Alcohol and drug addiction are considered by the Ontario Human Rights Code to be a disability on the same footing as any physical impairment. The Code requires employers to accommodate disabilities to the point of undue hardship.
John is a labourer who we hired two months ago. He has been difficult from day one and is not the right fit for our team. Two days ago, I spoke with his direct supervisor and we made the decision to terminate his employment on Friday. Yesterday however, he did not attend work and provided a note from his physician saying he was on a medical leave of absence due to a disability for the next two weeks. Can we fire him or will it be a violation of his human rights?
Our employee, Robert, has worked for us for two years. Robert is black and his supervisor, Kyle, iswhite.Recently therehasbeentensionin the workplace. Robert brought a complaint to human resources alleging that Kyle is targeting him because of his colour. We retained an outside investigator who spent three weeks looking into the allegations. It was determined that Robert’s allegations were unfounded, although made in good faith. We cannot allow loose allegations like this that cause disruption in the workplace.Our management team would like to fire Robert. Canwe do that?
My neighbour’s fence is on my side of the lot line. Should I be concerned? Will I lose my property tomy neighbour because of a squatters rights claim?
This is Part 4 of our 9 part series on Small Claims Court proceedings. This week we will provide an overview of Defences:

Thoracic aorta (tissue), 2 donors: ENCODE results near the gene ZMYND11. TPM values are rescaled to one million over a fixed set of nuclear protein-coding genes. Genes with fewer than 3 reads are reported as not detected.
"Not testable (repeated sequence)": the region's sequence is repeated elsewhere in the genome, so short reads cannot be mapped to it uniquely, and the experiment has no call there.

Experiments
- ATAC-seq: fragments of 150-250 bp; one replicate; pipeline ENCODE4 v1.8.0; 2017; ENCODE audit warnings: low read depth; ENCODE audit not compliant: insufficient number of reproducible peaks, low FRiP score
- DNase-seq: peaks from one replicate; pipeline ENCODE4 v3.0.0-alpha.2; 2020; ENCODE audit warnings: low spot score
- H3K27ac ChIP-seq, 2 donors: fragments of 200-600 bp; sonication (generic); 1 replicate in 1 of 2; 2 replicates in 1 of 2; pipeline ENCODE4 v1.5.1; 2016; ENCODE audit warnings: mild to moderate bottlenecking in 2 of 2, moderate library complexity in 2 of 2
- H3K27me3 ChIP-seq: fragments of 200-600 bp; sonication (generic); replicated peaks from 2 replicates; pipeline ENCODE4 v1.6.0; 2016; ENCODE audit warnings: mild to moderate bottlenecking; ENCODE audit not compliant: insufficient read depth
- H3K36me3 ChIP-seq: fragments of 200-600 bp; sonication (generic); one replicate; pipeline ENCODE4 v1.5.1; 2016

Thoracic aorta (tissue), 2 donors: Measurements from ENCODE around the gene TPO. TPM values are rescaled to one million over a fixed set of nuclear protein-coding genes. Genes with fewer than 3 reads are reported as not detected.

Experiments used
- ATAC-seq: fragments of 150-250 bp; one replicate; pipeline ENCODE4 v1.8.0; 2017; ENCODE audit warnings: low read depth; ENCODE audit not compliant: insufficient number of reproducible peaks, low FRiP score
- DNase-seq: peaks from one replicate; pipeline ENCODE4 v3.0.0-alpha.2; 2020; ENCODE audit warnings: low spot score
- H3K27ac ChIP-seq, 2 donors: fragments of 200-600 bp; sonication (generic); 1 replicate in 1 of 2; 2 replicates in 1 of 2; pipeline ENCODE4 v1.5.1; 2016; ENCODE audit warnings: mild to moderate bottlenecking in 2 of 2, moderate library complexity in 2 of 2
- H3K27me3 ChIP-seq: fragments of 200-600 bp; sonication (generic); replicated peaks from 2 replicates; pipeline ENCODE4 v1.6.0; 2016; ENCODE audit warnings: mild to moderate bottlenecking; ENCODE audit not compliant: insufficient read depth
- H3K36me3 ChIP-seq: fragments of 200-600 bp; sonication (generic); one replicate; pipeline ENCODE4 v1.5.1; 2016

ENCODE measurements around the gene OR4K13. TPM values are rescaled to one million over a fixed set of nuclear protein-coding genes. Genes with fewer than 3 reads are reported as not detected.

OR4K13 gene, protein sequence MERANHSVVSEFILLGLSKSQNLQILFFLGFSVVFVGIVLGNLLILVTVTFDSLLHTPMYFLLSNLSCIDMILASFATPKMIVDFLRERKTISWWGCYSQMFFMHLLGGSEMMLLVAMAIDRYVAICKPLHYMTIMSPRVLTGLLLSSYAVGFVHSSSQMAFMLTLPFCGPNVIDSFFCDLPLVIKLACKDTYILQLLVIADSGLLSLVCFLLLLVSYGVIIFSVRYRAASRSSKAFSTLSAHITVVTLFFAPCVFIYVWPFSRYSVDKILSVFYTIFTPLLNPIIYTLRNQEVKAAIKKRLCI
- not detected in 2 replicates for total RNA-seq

A Defendant is required to serve and file a Defence within 20 days of being served with the Plaintiff’s Claim. If a Defendant fails to do so, the Plaintiff can obtain Default Judgment against the Defendant, which means judgment is granted to the Plaintiff.
You can sue people or businesses in the Small Claims Court provided the claim relates to the recovery of money, personal property or possessions, and is $25,000 or less.
Small Claims Court Series - Part 2: Steps in a Proceeding
This is Part 5 of our 9-Part Series on Small Claims Court proceedings. Last week we provided an overview of Defences. This week we will be discussing a Defendant’s Claim:
After retiring from the Air Force as an airplane mechanic, Mike got a job at an airport. When he accepted the job, he was given a copy of the Code of Conduct which indicated that the employer defined harassment as any behavior, often recurrent in nature, which negates an individual’s dignity and the respect to which they are entitled because the behavior is offensive, embarrassing or humiliating.